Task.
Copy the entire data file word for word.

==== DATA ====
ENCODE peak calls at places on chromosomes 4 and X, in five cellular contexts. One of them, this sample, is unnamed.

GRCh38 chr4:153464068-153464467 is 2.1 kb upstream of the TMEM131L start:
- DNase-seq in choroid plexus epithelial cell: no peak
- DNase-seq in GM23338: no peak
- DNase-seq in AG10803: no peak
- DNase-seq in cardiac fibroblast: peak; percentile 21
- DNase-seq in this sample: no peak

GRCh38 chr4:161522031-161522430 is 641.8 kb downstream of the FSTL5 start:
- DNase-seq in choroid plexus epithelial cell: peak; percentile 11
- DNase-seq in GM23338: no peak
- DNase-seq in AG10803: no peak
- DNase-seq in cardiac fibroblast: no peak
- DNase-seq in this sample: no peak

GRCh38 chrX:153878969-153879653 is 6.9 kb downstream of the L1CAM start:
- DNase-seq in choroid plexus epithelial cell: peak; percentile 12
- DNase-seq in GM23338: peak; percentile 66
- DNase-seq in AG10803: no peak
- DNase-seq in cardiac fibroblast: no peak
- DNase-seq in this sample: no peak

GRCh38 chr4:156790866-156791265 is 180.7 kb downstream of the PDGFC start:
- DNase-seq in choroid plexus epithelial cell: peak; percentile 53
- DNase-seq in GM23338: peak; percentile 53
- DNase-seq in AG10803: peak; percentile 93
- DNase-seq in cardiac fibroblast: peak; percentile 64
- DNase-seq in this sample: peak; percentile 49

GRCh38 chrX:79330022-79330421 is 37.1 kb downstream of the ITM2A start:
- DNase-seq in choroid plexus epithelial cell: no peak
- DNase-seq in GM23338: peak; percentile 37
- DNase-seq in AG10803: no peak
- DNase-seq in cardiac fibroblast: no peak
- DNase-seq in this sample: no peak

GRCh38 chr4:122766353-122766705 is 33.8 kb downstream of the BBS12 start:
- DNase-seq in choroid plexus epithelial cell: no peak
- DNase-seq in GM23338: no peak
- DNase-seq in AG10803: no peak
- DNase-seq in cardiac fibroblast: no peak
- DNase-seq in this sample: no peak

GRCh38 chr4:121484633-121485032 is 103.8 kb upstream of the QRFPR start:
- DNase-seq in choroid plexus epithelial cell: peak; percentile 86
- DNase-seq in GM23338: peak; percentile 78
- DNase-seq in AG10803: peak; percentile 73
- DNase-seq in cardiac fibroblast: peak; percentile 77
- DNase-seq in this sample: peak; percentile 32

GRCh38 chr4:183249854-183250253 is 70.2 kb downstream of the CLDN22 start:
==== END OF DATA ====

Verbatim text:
ENCODE peak calls at places on chromosomes 4 and X, in five cellular contexts. One of them, this sample, is unnamed.

GRCh38 chr4:153464068-153464467 is 2.1 kb upstream of the TMEM131L start:
- DNase-seq in choroid plexus epithelial cell: no peak
- DNase-seq in GM23338: no peak
- DNase-seq in AG10803: no peak
- DNase-seq in cardiac fibroblast: peak; percentile 21
- DNase-seq in this sample: no peak

GRCh38 chr4:161522031-161522430 is 641.8 kb downstream of the FSTL5 start:
- DNase-seq in choroid plexus epithelial cell: peak; percentile 11
- DNase-seq in GM23338: no peak
- DNase-seq in AG10803: no peak
- DNase-seq in cardiac fibroblast: no peak
- DNase-seq in this sample: no peak

GRCh38 chrX:153878969-153879653 is 6.9 kb downstream of the L1CAM start:
- DNase-seq in choroid plexus epithelial cell: peak; percentile 12
- DNase-seq in GM23338: peak; percentile 66
- DNase-seq in AG10803: no peak
- DNase-seq in cardiac fibroblast: no peak
- DNase-seq in this sample: no peak

GRCh38 chr4:156790866-156791265 is 180.7 kb downstream of the PDGFC start:
- DNase-seq in choroid plexus epithelial cell: peak; percentile 53
- DNase-seq in GM23338: peak; percentile 53
- DNase-seq in AG10803: peak; percentile 93
- DNase-seq in cardiac fibroblast: peak; percentile 64
- DNase-seq in this sample: peak; percentile 49

GRCh38 chrX:79330022-79330421 is 37.1 kb downstream of the ITM2A start:
- DNase-seq in choroid plexus epithelial cell: no peak
- DNase-seq in GM23338: peak; percentile 37
- DNase-seq in AG10803: no peak
- DNase-seq in cardiac fibroblast: no peak
- DNase-seq in this sample: no peak

GRCh38 chr4:122766353-122766705 is 33.8 kb downstream of the BBS12 start:
- DNase-seq in choroid plexus epithelial cell: no peak
- DNase-seq in GM23338: no peak
- DNase-seq in AG10803: no peak
- DNase-seq in cardiac fibroblast: no peak
- DNase-seq in this sample: no peak

GRCh38 chr4:121484633-121485032 is 103.8 kb upstream of the QRFPR start:
- DNase-seq in choroid plexus epithelial cell: peak; percentile 86
- DNase-seq in GM23338: peak; percentile 78
- DNase-seq in AG10803: peak; percentile 73
- DNase-seq in cardiac fibroblast: peak; percentile 77
- DNase-seq in this sample: peak; percentile 32

GRCh38 chr4:183249854-183250253 is 70.2 kb downstream of the CLDN22 start: